Of course by no means all men socialised through military norms and values during basic training will go on to engage in such violent activity. As cases of ‘whistleblowing’ have attested, there are servicemembers who actively seek to distance themselves from these violent encounters. However, to view these cases of rape and sexual assault as separate from the ways in which soldiers are produced is to ignore the continuum of violence that launches such acts; a continuum both in terms of the pervasiveness and severity of the violence. The degree of sexual assault within the military suggested in the figures noted above says more about the institution itself – and its values and ideologies – than the individual perpetrators. Pin-ups and gendered insults are the visible signs of an environment of casual sexism and banal denigration of the feminine. Misogyny is present in all these practices, albeit in differing extents and manifestations. It is through these everyday practices and assumptions that an environment is fostered where there is potential – at times, realised – for violent reassertions of the masculine soldiering self.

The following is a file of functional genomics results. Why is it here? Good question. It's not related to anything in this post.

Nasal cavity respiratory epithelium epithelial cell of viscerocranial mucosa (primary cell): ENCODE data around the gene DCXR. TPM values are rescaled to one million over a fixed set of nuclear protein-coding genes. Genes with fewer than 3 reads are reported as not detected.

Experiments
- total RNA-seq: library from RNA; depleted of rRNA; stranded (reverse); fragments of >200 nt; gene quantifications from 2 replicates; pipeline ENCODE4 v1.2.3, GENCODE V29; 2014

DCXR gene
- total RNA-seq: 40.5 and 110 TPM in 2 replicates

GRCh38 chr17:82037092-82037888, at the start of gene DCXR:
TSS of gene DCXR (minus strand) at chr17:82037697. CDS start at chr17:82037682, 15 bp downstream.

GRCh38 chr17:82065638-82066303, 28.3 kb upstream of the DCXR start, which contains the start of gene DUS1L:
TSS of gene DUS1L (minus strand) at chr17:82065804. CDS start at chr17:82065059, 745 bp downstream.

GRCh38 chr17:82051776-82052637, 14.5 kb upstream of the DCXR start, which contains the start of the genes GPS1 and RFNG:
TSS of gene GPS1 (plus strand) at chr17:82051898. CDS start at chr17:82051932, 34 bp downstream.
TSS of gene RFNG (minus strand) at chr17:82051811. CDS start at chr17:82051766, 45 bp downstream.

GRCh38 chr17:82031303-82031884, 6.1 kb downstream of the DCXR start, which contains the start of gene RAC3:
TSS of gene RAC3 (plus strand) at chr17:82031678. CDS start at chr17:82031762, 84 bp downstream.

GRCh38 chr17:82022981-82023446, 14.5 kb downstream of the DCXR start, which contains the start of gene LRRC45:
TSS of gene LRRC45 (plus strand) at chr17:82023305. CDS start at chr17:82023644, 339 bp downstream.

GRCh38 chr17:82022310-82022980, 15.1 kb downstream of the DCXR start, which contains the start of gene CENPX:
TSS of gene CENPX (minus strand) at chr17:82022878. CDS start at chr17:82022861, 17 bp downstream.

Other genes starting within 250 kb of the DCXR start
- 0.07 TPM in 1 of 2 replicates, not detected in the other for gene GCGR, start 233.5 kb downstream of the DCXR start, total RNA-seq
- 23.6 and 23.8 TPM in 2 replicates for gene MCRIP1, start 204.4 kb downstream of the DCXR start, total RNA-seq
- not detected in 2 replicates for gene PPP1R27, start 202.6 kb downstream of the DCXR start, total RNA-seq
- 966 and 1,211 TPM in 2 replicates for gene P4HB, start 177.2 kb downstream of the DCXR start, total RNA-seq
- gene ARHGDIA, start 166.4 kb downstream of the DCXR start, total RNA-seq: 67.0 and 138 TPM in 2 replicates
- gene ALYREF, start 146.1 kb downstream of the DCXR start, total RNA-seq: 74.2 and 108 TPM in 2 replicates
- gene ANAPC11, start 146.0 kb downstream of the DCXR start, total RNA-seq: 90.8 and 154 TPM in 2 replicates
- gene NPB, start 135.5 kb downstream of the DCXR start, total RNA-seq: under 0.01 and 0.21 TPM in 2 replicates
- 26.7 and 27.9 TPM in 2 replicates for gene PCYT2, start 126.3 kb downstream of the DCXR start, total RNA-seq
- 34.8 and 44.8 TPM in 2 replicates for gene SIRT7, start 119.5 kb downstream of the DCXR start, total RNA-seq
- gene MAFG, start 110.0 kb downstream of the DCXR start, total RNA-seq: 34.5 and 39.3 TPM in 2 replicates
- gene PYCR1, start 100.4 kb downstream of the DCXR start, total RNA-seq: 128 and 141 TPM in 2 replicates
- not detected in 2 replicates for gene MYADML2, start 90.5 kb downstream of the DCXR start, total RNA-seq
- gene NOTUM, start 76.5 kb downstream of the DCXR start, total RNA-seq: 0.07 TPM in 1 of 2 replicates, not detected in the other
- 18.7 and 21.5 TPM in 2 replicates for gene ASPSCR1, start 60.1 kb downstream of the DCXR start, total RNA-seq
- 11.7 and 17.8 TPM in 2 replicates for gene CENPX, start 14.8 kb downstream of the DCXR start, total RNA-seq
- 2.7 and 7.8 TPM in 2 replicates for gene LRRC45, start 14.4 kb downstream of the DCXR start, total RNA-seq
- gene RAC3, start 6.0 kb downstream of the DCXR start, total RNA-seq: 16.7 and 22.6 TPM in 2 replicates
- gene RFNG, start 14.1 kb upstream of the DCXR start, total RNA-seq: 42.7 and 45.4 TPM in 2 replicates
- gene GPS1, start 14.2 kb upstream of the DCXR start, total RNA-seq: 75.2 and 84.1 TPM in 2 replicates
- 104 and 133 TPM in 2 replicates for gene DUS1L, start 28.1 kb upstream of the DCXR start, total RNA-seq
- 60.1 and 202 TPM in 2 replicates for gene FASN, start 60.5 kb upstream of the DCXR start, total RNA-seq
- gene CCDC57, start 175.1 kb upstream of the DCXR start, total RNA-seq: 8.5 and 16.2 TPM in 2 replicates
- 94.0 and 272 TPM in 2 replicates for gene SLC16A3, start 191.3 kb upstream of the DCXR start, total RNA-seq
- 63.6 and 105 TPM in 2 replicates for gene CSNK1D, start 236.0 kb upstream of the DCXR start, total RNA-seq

It is not enough to consider gender alone when seeking to explain this violence; complex power hierarchies will be at play, intersecting and interacting with gender. What can we learn about militarised ideas of sexuality from the Lackland Air Force scandal? What about race? Class? In what ways are these identity markers circulating and impacting on the experiences recruits have, and who risks being exposed to sexual violence?
Presently however, the military and the wider public are not asking these questions. Military inquiries focus on the individual perpetrators, court-martialing them, or merely reassigning to a different post – in the Lackland Air Force case, away from training duties. With the number of victims continuing to rise, this is clearly not enough. It is time to turn our attention towards not the individuals or the command structures, but the everyday practices, values and assumptions that make up the military. Practices, values and assumptions that are invariably gendered (and raced, sexualised, classed…), and that privilege the masculine at the expense of the feminine. It is time to start paying attention to the centrality of masculinity and femininity to militarised identities, and what is at stake when these are troubled or made fragile.